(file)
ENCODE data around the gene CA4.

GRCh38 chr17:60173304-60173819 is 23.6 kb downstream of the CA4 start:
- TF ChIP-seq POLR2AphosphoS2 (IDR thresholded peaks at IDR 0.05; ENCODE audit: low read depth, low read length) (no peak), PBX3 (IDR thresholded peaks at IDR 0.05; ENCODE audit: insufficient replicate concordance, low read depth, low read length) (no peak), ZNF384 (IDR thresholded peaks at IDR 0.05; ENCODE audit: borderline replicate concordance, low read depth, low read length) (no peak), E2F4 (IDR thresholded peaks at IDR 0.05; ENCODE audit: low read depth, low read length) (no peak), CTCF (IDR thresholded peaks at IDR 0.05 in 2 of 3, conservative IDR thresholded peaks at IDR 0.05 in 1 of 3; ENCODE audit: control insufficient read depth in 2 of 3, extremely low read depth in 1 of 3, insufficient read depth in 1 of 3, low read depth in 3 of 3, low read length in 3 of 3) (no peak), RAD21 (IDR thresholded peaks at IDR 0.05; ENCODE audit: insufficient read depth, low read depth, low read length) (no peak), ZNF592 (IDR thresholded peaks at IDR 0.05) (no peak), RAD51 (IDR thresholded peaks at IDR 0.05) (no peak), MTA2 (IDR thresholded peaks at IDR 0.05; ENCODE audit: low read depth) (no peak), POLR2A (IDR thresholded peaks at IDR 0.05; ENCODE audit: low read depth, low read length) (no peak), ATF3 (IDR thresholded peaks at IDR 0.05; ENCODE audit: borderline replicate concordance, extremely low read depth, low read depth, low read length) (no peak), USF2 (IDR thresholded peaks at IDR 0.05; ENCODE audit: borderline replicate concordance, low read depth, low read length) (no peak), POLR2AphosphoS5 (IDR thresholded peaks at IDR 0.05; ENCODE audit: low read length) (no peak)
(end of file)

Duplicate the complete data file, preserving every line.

ENCODE data around the gene CA4.

GRCh38 chr17:60173304-60173819 is 23.6 kb downstream of the CA4 start:
- TF ChIP-seq POLR2AphosphoS2 (IDR thresholded peaks at IDR 0.05; ENCODE audit: low read depth, low read length) (no peak), PBX3 (IDR thresholded peaks at IDR 0.05; ENCODE audit: insufficient replicate concordance, low read depth, low read length) (no peak), ZNF384 (IDR thresholded peaks at IDR 0.05; ENCODE audit: borderline replicate concordance, low read depth, low read length) (no peak), E2F4 (IDR thresholded peaks at IDR 0.05; ENCODE audit: low read depth, low read length) (no peak), CTCF (IDR thresholded peaks at IDR 0.05 in 2 of 3, conservative IDR thresholded peaks at IDR 0.05 in 1 of 3; ENCODE audit: control insufficient read depth in 2 of 3, extremely low read depth in 1 of 3, insufficient read depth in 1 of 3, low read depth in 3 of 3, low read length in 3 of 3) (no peak), RAD21 (IDR thresholded peaks at IDR 0.05; ENCODE audit: insufficient read depth, low read depth, low read length) (no peak), ZNF592 (IDR thresholded peaks at IDR 0.05) (no peak), RAD51 (IDR thresholded peaks at IDR 0.05) (no peak), MTA2 (IDR thresholded peaks at IDR 0.05; ENCODE audit: low read depth) (no peak), POLR2A (IDR thresholded peaks at IDR 0.05; ENCODE audit: low read depth, low read length) (no peak), ATF3 (IDR thresholded peaks at IDR 0.05; ENCODE audit: borderline replicate concordance, extremely low read depth, low read depth, low read length) (no peak), USF2 (IDR thresholded peaks at IDR 0.05; ENCODE audit: borderline replicate concordance, low read depth, low read length) (no peak), POLR2AphosphoS5 (IDR thresholded peaks at IDR 0.05; ENCODE audit: low read length) (no peak)